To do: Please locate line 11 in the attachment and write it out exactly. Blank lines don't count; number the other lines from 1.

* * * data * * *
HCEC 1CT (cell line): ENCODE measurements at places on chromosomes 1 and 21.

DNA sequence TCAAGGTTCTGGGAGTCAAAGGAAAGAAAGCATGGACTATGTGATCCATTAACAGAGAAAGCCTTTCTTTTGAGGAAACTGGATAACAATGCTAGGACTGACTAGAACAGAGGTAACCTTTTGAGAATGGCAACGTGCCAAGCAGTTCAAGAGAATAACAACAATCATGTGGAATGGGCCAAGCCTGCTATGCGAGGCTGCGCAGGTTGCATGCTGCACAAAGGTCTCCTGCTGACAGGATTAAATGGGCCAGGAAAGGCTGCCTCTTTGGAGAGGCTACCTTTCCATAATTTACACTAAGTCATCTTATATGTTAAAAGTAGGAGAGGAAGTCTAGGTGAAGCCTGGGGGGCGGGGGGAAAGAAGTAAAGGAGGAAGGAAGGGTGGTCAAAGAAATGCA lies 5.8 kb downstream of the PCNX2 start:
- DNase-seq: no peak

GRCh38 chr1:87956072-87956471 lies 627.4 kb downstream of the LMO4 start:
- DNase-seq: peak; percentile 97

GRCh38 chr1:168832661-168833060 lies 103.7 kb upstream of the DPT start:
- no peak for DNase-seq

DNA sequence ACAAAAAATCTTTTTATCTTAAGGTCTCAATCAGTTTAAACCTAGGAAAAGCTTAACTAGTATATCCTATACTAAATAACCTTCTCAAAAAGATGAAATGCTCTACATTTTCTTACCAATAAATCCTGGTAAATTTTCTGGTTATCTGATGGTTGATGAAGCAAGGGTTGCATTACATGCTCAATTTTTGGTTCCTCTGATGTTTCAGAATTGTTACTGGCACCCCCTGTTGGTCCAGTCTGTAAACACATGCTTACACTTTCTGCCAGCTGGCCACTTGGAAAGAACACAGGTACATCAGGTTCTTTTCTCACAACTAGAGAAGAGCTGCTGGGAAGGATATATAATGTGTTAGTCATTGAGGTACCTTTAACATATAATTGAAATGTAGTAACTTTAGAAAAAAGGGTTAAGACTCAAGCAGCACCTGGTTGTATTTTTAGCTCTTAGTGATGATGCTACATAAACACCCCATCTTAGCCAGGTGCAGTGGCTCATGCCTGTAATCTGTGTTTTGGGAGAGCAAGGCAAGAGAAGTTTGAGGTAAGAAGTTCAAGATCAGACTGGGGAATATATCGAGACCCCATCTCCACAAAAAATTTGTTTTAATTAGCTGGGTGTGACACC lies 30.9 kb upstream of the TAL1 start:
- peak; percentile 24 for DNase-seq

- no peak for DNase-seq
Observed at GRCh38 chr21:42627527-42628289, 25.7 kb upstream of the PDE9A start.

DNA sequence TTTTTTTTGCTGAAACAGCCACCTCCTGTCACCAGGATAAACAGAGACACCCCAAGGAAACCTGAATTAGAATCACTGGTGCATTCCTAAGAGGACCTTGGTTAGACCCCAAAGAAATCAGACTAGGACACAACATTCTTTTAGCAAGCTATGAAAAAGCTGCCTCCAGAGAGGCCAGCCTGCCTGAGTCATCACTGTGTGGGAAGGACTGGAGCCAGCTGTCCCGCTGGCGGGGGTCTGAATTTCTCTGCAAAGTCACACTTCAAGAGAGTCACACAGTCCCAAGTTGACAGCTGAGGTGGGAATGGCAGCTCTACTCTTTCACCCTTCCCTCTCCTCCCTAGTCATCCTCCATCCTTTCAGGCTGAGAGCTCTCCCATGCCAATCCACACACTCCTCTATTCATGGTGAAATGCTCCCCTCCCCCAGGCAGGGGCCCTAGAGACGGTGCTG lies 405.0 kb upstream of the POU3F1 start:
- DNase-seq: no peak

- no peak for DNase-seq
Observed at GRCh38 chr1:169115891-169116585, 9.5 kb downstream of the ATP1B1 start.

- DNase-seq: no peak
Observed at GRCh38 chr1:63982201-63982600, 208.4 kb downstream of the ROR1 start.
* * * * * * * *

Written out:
Observed at GRCh38 chr21:42627527-42628289, 25.7 kb upstream of the PDE9A start.